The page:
This research focuses on configurators, a package that allows consumers to customize their product(s). The aim of this study was to assess the learning process of customers throughout their online configuration tool kit experience (Stevens & Jouny-Rivier, 2020). One specific area of interest was the information provided in the configurator, which can be used to educate customers during their use. The researchers recruited 35 participants with comparable internet experience, but none of the subjects had prior experience with configurators. The participants were able to explore six different configurators from 3 goods categories (accessories, cars, and shoes).
Since this study was exploratory in nature, the authors found some really interesting nuggets! However, I encourage you to check out the full article if you feel like nerding out. For now, I will stick with some practical implications from the study. First, it was found that experiential learning plays a huge role in configurators. The findings suggest that customers “may feel disappointed” or frustrated when they do not understand the process, vocabulary, or the options provided. Thus, information should be provided throughout the process in a configuration tool kit, as consumers appear to crave that clarity. Remember, not all information presentation is created equal though. The results also suggest that consumers may get bored with the process after some time, so the process should be quick and/or include gamification aspects. Adding gamification elements can help boost positivity and customer satisfaction. Lastly, the results showed that self-accomplishment was associated with customer-brand relationship. Customers felt “happy” and “proud” when they were able to customize a product that was different and/or personal. With this knowledge, the authors suggest adding a section where consumers can see the latest configurations for inspiration!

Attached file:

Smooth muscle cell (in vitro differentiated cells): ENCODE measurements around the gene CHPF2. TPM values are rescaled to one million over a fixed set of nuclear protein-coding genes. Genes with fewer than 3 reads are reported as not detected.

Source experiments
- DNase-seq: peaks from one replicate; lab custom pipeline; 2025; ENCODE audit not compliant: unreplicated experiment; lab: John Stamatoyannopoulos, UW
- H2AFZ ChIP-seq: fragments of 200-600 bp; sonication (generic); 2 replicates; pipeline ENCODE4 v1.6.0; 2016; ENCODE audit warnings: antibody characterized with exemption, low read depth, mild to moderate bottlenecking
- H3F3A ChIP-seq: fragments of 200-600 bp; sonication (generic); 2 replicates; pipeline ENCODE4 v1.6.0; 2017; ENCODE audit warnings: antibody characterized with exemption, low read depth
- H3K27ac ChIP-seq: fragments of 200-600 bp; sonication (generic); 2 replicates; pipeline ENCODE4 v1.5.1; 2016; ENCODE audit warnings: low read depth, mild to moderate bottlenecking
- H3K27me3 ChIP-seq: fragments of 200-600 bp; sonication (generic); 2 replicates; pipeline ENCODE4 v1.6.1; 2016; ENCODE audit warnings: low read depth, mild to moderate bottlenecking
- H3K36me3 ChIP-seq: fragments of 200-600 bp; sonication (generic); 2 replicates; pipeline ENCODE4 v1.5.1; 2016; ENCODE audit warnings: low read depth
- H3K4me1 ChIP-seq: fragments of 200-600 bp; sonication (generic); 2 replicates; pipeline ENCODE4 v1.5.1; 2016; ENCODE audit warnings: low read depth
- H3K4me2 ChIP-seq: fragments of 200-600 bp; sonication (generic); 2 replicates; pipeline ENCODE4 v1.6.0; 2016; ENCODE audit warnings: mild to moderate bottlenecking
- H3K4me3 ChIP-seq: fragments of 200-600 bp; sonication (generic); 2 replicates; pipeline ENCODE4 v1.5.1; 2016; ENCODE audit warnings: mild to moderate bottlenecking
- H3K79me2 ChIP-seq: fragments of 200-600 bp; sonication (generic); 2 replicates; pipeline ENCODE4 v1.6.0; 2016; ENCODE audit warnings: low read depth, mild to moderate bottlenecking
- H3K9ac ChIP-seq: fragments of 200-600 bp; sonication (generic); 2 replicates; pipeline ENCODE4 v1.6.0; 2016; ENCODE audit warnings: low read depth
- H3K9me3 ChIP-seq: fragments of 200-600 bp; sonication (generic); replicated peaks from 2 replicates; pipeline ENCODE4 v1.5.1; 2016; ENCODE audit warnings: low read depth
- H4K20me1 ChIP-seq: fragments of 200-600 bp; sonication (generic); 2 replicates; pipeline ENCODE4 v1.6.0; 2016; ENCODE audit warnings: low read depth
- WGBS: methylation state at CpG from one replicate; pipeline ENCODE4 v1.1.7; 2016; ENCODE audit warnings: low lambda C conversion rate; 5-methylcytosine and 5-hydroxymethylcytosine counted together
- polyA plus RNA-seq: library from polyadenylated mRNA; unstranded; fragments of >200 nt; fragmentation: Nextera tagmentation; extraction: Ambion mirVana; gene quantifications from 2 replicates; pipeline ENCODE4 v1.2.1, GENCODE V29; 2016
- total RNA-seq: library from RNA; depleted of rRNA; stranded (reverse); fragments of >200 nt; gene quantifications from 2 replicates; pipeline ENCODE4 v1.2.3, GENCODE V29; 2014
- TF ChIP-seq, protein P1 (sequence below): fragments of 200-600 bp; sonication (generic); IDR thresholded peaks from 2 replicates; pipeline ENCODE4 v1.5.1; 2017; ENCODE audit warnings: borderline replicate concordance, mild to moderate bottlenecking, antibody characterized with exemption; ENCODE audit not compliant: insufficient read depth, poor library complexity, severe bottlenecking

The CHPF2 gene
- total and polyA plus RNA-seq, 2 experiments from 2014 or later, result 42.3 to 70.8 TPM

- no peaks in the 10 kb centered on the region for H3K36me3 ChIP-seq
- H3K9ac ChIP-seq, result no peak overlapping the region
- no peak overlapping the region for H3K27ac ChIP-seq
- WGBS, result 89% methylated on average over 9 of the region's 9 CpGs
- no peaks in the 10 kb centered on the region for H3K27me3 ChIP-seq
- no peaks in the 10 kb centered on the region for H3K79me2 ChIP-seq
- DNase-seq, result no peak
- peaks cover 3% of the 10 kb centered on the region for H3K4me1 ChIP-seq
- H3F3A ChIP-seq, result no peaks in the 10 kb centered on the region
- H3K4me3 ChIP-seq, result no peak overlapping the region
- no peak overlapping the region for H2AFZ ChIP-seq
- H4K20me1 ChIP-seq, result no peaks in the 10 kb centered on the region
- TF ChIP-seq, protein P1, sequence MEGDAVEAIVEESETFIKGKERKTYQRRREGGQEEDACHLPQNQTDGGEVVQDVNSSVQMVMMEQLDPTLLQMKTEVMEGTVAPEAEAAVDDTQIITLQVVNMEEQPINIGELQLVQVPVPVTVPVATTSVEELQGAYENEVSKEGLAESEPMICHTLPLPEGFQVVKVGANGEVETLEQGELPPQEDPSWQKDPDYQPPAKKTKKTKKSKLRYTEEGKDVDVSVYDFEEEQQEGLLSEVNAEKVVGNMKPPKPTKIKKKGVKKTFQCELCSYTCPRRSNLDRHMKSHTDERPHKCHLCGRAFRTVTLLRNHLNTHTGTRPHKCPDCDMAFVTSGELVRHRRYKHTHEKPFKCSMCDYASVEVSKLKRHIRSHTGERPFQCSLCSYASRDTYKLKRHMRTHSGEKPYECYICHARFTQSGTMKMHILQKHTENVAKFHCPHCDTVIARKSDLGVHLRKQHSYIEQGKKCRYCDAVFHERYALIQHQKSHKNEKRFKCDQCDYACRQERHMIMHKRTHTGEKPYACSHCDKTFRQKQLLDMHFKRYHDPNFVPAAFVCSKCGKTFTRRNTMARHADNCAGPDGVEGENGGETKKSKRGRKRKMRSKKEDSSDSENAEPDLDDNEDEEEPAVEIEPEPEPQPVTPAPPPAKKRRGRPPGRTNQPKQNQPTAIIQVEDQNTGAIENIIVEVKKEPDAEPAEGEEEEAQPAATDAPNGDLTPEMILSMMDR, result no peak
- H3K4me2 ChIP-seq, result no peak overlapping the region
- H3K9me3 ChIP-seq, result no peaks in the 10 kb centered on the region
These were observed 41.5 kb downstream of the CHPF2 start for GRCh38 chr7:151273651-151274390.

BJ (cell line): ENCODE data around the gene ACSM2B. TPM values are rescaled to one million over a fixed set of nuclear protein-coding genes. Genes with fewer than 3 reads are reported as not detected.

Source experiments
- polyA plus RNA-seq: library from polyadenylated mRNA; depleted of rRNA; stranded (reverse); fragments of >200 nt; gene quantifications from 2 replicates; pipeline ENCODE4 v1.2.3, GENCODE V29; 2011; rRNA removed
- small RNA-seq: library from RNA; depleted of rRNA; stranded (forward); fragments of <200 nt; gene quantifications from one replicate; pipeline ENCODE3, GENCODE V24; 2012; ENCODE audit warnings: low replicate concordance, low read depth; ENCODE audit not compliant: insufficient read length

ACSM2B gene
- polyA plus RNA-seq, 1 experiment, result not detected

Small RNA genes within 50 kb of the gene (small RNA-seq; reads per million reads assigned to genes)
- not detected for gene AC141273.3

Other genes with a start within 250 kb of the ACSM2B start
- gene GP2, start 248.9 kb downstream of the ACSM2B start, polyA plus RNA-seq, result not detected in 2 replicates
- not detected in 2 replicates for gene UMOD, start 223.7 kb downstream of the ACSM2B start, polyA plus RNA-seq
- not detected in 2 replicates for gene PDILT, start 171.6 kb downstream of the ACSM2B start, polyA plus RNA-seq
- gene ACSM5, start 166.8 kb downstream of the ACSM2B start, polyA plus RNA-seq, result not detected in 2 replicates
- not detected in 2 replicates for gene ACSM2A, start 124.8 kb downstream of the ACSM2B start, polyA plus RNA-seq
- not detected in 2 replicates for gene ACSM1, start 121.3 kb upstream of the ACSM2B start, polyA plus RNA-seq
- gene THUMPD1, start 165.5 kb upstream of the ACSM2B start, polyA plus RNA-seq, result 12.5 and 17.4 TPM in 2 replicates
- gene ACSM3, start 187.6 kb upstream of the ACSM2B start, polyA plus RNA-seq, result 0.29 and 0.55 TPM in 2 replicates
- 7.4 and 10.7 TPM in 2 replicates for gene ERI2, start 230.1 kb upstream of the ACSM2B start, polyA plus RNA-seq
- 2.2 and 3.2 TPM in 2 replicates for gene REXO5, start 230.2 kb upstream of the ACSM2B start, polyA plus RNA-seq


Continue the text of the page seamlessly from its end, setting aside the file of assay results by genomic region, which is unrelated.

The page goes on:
Implementing configurators can be an excellent form of customer education, leading to customer-brand loyalty and feelings of “self-accomplishment” for the consumer.
Read More ($)
Stevens, E., & Jouny-Rivier, E. (2020). Customers’ learning process during product customization: The case of online configuration tool kits. Information & Management, 57(6).
A Tip for Researchers!
Frustrated by the paywall? We get it. Potential solutions: Ask your local public librarian for access to these journals, or request the articles through your local library’s InterLibrary Loan service, “which is essential for the democratization of research” (see: InterLibrary Loan will change your life).
Subscribe to Learning Science Weekly
This article review and summary was included in Learning Science Weekly, a weekly newsletter published by the researchers in Intellum's Learning Science department. If you'd like more recommendations on how you can apply findings from the learning sciences into your practice, subscribe today!
Did this article help?
Let us know by leaving a star rating or review at the top of this article.